Hi, I'm Jim Hacking, immigration lawyer practicing law throughout the United States out of our office here in St. Louis, Missouri. Today's question comes actually from a client named Muhammad and he asked if I could shoot a video. I answered his question by email, but I did think the question was worthy of a video and so I'm making this quick one to help fill you in on how this works.
So what we're talking about today are marriage-based cases. So this could be either a marriage-based adjustment of status case where the foreign national is married to a US citizen or green card holder and is here in the United States, or they're overseas and they're going to consular process and then when they come to the United States, they'll get a two-year green card.
Now, Mohammed's case has been pending for almost over three years now, and so he's obviously been married longer than three years because his case couldn't pend unless he was actually married. So we know that Mohammad's been married for more than three years and he wants to know when he comes to the United States, if his case is approved, will he get a two-year green card or a 10-year green card. And he was a little bit worried about whether he'd applied for the right category of cases.
Well, he filed the I-130 and that's all he needs to do, because the USCIS and the state department will do their own analysis as to whether or not the person has been married more than two years. And so remember, the two-year green card is the way that immigration cuts down on immigration fraud and what they want to do is they want to ... For people who've been married less than two years at the time that the green card is issued, they get a two-year conditional green card and at the end of those two years, they have to file an I-751 petition to remove conditions and demonstrate that the marriage is still valid.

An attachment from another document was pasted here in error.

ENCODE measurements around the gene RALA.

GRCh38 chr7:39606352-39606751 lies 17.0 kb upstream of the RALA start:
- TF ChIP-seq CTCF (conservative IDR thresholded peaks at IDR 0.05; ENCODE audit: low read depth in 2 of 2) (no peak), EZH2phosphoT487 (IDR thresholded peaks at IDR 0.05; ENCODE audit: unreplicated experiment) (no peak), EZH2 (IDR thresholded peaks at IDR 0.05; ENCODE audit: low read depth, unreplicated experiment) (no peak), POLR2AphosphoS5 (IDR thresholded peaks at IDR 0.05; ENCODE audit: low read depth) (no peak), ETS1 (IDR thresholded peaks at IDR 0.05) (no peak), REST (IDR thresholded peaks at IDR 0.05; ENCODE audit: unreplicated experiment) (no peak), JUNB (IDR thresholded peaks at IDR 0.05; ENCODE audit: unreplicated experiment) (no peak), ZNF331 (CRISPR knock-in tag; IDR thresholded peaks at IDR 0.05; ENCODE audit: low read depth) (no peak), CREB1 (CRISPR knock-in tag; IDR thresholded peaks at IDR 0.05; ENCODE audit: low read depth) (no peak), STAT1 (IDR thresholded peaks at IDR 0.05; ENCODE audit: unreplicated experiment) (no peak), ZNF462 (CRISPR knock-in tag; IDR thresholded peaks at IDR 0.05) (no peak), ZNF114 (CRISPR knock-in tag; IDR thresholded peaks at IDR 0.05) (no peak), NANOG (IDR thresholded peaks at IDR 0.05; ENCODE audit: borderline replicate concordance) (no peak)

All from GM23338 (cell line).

There are exceptions to that, but that's the general way that those things go. So, Mohammed's wondering, "Well, now my case has been pending three years. When I arrive in the United States, am I going to get a 10-year green card or a two-year green card?" Well good news for Mohammad, he's going to get a 10-year green card. Now, that doesn't speed up the time that he can apply for citizenship, but it is going to avoid filing fees and it's sort of a little reward for him having waited so darn long for his green card visa case to be approved. So it's just pure math. If on the date that the green card is issued, the couple has been married less than two years, then they get a conditional green card. If they've been married more than two years on the date that the green card is issued, it should be a 10-year green card.
Now, you'd be surprised how often they make mistakes in this regard. Sometimes they screw up the date, sometimes they give a 10-year green card when they should've given a two-year green card or vice versa. So if that has happened, you need to give us a call at 314-961-8100, we can explain to you what has to happen next. Usually, you're probably going to have to file an I-90 for a replacement green card. Hopefully you won't have to pay the filing fees because hopefully, it's their mistake, but just keep that in mind.
So if you liked this video, be sure to subscribe to our YouTube channel and share it out on social. Make sure that you find us in our Facebook group, which is called Immigrant Home, and if you have any videos or questions that you'd like for us to shoot, just email us at [email protected]. Thanks a lot. Have a great day.